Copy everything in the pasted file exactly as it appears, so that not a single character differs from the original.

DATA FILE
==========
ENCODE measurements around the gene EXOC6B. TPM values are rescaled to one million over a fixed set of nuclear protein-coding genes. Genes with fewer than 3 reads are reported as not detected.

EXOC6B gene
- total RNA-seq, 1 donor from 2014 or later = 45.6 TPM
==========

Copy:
ENCODE measurements around the gene EXOC6B. TPM values are rescaled to one million over a fixed set of nuclear protein-coding genes. Genes with fewer than 3 reads are reported as not detected.

EXOC6B gene
- total RNA-seq, 1 donor from 2014 or later = 45.6 TPM